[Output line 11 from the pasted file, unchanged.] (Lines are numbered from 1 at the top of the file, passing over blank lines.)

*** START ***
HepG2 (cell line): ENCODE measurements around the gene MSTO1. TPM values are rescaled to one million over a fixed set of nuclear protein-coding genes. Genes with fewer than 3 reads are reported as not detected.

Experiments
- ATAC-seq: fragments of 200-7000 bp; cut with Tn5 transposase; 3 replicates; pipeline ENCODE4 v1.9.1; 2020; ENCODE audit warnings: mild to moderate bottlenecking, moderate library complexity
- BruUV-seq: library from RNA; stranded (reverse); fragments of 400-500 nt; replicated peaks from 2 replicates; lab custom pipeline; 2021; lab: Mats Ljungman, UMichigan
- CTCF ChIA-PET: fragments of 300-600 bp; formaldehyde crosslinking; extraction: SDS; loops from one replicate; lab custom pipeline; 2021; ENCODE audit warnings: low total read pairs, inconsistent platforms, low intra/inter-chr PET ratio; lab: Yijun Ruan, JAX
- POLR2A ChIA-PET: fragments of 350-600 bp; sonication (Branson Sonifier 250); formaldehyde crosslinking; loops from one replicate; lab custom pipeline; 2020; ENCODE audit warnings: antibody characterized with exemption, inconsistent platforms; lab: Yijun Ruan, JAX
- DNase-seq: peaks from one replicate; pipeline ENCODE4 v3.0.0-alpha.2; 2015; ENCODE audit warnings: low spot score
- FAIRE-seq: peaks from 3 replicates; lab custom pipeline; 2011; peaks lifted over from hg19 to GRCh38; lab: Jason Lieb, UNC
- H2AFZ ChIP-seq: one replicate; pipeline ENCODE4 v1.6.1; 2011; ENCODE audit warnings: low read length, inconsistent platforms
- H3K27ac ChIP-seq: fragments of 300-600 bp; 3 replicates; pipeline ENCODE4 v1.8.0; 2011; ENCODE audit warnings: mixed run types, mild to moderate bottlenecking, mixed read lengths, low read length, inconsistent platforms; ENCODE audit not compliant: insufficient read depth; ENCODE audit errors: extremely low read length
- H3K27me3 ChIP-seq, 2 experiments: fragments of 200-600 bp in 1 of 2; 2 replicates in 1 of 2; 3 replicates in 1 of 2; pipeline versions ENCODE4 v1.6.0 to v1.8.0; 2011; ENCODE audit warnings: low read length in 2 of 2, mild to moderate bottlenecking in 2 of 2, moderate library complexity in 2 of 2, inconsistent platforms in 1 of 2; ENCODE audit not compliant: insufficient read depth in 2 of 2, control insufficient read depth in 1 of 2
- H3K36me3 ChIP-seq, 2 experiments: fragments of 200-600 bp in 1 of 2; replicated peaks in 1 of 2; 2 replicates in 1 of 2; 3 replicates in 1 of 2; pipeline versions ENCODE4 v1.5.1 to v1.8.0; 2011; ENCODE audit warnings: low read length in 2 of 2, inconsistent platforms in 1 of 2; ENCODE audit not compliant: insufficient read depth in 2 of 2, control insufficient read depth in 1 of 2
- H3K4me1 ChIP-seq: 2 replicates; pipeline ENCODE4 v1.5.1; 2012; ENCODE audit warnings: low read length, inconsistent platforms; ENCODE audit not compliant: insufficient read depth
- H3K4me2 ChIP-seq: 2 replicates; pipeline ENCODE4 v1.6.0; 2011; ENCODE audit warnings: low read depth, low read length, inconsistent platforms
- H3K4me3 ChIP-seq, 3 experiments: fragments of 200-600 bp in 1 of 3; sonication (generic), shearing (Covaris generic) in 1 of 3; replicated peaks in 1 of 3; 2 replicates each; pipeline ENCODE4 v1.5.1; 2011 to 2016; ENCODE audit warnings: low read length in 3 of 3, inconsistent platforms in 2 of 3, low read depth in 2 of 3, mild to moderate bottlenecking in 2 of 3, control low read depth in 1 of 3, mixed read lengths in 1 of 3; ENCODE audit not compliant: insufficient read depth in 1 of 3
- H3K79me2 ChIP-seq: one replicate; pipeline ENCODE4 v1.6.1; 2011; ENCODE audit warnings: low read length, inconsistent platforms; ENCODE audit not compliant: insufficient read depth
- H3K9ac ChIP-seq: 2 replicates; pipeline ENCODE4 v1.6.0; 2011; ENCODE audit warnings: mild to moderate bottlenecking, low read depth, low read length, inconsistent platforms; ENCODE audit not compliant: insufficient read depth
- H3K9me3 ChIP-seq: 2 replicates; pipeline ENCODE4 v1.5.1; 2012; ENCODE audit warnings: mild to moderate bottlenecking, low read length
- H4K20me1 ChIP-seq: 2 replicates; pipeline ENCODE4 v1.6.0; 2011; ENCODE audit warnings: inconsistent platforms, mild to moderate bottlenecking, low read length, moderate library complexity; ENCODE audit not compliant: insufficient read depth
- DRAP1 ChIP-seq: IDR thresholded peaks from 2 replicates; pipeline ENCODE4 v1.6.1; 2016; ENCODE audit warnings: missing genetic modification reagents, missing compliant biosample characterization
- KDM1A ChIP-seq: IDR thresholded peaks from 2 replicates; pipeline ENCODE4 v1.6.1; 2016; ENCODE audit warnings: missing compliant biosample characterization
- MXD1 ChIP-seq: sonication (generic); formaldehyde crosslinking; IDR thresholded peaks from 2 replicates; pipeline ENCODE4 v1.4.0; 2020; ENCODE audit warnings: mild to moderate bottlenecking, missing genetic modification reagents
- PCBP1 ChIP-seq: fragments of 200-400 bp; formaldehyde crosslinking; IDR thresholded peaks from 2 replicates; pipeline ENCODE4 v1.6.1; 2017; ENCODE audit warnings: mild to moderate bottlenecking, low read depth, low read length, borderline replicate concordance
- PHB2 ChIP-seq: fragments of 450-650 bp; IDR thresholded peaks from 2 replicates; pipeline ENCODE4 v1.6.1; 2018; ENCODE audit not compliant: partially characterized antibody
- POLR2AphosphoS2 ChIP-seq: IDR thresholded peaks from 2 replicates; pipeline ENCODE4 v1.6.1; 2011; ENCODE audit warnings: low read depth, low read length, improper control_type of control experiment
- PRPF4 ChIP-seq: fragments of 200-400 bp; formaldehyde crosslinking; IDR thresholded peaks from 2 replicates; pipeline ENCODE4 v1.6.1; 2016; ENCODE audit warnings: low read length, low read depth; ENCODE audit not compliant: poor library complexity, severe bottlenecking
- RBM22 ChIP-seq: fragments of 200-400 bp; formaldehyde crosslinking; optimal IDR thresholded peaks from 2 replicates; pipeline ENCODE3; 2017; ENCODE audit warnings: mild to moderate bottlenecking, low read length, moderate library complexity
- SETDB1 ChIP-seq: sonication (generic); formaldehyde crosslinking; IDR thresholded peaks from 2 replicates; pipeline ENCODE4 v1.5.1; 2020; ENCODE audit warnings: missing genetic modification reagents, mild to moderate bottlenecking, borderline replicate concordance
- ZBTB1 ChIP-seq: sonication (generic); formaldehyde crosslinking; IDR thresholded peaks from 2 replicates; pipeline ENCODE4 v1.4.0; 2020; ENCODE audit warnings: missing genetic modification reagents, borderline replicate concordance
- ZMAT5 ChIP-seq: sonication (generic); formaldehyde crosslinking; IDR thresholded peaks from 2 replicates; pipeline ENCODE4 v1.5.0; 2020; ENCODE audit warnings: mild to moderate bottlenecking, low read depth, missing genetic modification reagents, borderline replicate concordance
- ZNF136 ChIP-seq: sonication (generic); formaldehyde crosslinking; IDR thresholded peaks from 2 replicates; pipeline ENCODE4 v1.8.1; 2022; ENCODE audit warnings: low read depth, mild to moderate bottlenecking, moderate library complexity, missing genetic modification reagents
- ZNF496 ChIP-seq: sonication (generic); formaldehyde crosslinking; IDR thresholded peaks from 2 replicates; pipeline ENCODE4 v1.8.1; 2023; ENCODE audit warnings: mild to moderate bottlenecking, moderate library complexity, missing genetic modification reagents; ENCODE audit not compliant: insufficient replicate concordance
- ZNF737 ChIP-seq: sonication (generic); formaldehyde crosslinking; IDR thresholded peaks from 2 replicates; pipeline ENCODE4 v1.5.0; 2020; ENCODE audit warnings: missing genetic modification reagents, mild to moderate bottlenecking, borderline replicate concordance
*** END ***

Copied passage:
- H3K27me3 ChIP-seq, 2 experiments: fragments of 200-600 bp in 1 of 2; 2 replicates in 1 of 2; 3 replicates in 1 of 2; pipeline versions ENCODE4 v1.6.0 to v1.8.0; 2011; ENCODE audit warnings: low read length in 2 of 2, mild to moderate bottlenecking in 2 of 2, moderate library complexity in 2 of 2, inconsistent platforms in 1 of 2; ENCODE audit not compliant: insufficient read depth in 2 of 2, control insufficient read depth in 1 of 2